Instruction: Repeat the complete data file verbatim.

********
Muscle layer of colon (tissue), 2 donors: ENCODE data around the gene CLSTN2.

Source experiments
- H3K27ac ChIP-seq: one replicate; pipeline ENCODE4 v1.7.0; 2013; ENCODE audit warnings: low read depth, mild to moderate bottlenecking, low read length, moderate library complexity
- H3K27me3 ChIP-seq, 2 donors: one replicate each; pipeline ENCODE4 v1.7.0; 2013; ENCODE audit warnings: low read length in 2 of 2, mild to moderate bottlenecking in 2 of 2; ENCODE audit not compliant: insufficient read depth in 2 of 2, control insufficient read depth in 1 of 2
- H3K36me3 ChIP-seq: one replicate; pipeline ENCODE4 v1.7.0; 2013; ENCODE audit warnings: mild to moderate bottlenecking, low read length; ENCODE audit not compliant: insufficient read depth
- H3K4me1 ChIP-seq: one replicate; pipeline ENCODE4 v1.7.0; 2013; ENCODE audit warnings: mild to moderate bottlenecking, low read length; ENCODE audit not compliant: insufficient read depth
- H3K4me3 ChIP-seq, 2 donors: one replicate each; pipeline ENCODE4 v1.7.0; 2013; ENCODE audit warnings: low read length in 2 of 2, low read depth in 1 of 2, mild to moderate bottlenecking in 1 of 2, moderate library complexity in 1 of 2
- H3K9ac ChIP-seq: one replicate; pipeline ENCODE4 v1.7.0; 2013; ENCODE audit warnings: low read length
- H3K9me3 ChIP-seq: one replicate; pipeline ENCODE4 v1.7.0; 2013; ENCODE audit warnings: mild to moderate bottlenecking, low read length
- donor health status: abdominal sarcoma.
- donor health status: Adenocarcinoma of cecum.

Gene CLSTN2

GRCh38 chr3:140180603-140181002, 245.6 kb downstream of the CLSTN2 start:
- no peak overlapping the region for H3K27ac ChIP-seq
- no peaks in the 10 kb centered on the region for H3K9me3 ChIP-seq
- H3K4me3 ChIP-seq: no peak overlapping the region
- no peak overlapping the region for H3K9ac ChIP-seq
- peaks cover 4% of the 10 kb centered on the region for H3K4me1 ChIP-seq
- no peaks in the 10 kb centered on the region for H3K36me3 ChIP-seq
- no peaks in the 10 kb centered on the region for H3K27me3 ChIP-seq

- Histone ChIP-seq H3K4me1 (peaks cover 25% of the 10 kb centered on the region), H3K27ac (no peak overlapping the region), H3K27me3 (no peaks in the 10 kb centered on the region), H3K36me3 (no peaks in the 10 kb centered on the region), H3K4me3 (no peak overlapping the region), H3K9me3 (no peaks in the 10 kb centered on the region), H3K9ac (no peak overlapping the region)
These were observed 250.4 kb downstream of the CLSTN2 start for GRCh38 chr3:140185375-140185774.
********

Muscle layer of colon (tissue), 2 donors: ENCODE data around the gene CLSTN2.

Source experiments
- H3K27ac ChIP-seq: one replicate; pipeline ENCODE4 v1.7.0; 2013; ENCODE audit warnings: low read depth, mild to moderate bottlenecking, low read length, moderate library complexity
- H3K27me3 ChIP-seq, 2 donors: one replicate each; pipeline ENCODE4 v1.7.0; 2013; ENCODE audit warnings: low read length in 2 of 2, mild to moderate bottlenecking in 2 of 2; ENCODE audit not compliant: insufficient read depth in 2 of 2, control insufficient read depth in 1 of 2
- H3K36me3 ChIP-seq: one replicate; pipeline ENCODE4 v1.7.0; 2013; ENCODE audit warnings: mild to moderate bottlenecking, low read length; ENCODE audit not compliant: insufficient read depth
- H3K4me1 ChIP-seq: one replicate; pipeline ENCODE4 v1.7.0; 2013; ENCODE audit warnings: mild to moderate bottlenecking, low read length; ENCODE audit not compliant: insufficient read depth
- H3K4me3 ChIP-seq, 2 donors: one replicate each; pipeline ENCODE4 v1.7.0; 2013; ENCODE audit warnings: low read length in 2 of 2, low read depth in 1 of 2, mild to moderate bottlenecking in 1 of 2, moderate library complexity in 1 of 2
- H3K9ac ChIP-seq: one replicate; pipeline ENCODE4 v1.7.0; 2013; ENCODE audit warnings: low read length
- H3K9me3 ChIP-seq: one replicate; pipeline ENCODE4 v1.7.0; 2013; ENCODE audit warnings: mild to moderate bottlenecking, low read length
- donor health status: abdominal sarcoma.
- donor health status: Adenocarcinoma of cecum.

Gene CLSTN2

GRCh38 chr3:140180603-140181002, 245.6 kb downstream of the CLSTN2 start:
- no peak overlapping the region for H3K27ac ChIP-seq
- no peaks in the 10 kb centered on the region for H3K9me3 ChIP-seq
- H3K4me3 ChIP-seq: no peak overlapping the region
- no peak overlapping the region for H3K9ac ChIP-seq
- peaks cover 4% of the 10 kb centered on the region for H3K4me1 ChIP-seq
- no peaks in the 10 kb centered on the region for H3K36me3 ChIP-seq
- no peaks in the 10 kb centered on the region for H3K27me3 ChIP-seq

- Histone ChIP-seq H3K4me1 (peaks cover 25% of the 10 kb centered on the region), H3K27ac (no peak overlapping the region), H3K27me3 (no peaks in the 10 kb centered on the region), H3K36me3 (no peaks in the 10 kb centered on the region), H3K4me3 (no peak overlapping the region), H3K9me3 (no peaks in the 10 kb centered on the region), H3K9ac (no peak overlapping the region)
These were observed 250.4 kb downstream of the CLSTN2 start for GRCh38 chr3:140185375-140185774.